New report sheds light on agriculture’s relationship to insect populations

    24 August 2020

    The past few years have seen an increase in misleading media stories blaming modern agriculture for a reported “insect apocalypse”. Now, a wide-ranging study* by German researchers is shedding light on these “insect apocalypse” claims.

    Researchers at the German Centre for Integrative Biodiversity Research, Leipzig University and Martin Luther University have analysed almost a century of data from 166 long-term insect surveys from across the globe.

    Their key findings show terrestrial insects are declining much less rapidly than other studies had suggested and freshwater insect populations are increasing. In stark contrast to sensationalised media reporting, crops like corn, soybeans, sorghum, cotton, wheat, alfalfa and hay, are associated with increases in insect populations.

    The team of German researchers’ finding that farmland actually contributes to increased insect populations flies in the face of headlines calling out modern agriculture, including the use of synthetic pesticides and GM crops, for causing the purported declines. As these insect population increases apply to existing farmland only, agricultural technologies that increase yield – therefore eliminating the need to clear more farmland – only further the prospects of insects.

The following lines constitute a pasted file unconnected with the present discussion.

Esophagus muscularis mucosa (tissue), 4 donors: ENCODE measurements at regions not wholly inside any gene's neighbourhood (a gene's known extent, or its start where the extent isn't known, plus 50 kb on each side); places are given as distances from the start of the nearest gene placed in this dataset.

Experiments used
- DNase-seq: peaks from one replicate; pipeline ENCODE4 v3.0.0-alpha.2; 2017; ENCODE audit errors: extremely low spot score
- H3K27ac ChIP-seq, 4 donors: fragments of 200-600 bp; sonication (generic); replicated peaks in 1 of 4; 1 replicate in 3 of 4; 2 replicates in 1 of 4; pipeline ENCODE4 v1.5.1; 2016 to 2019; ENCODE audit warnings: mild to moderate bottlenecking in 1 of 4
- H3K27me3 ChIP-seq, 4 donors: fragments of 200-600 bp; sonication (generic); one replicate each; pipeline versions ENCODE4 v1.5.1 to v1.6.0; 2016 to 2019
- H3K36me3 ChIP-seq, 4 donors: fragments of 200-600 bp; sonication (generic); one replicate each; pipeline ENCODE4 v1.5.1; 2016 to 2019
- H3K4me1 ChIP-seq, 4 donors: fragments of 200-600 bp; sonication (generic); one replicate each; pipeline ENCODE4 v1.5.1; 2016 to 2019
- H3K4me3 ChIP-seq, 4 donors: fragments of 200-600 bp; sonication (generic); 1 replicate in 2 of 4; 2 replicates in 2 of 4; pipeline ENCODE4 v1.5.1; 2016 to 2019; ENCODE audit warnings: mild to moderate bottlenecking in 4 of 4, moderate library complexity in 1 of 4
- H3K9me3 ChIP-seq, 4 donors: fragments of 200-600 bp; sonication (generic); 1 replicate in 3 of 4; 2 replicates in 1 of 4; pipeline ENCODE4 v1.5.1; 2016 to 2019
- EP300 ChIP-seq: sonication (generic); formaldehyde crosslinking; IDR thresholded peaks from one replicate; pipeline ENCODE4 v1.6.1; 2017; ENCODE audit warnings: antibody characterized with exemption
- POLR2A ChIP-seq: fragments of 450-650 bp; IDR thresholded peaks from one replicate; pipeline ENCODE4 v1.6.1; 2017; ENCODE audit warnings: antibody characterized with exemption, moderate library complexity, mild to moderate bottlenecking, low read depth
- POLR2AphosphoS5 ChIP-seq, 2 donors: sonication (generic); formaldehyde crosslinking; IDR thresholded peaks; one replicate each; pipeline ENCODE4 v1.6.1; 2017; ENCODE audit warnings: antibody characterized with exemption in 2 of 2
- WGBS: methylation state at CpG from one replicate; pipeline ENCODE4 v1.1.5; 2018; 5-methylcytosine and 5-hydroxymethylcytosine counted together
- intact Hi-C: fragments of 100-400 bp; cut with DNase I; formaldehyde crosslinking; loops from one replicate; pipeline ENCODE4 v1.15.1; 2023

Attempting to feed the growing world with only low-productivity food systems like organic and pesticide free could have devastating impacts on the environment. Shunning no-till farming (chemical weed control rather than soil ploughing) with its proven sustainability benefits would almost certainly result in the conversion of forests, grasslands and other habitats into farming cropping and pasture, resulting in habitat destruction for insects.

    As agriculture relies so heavily on bees and other insects for pollination, their health remains front of mind for the plant science industry when developing the next agricultural innovations.

    *van Kling et al. (2020). Meta-analysis reveals declines in terrestrial but increases in freshwater insect abundances. Science 368.


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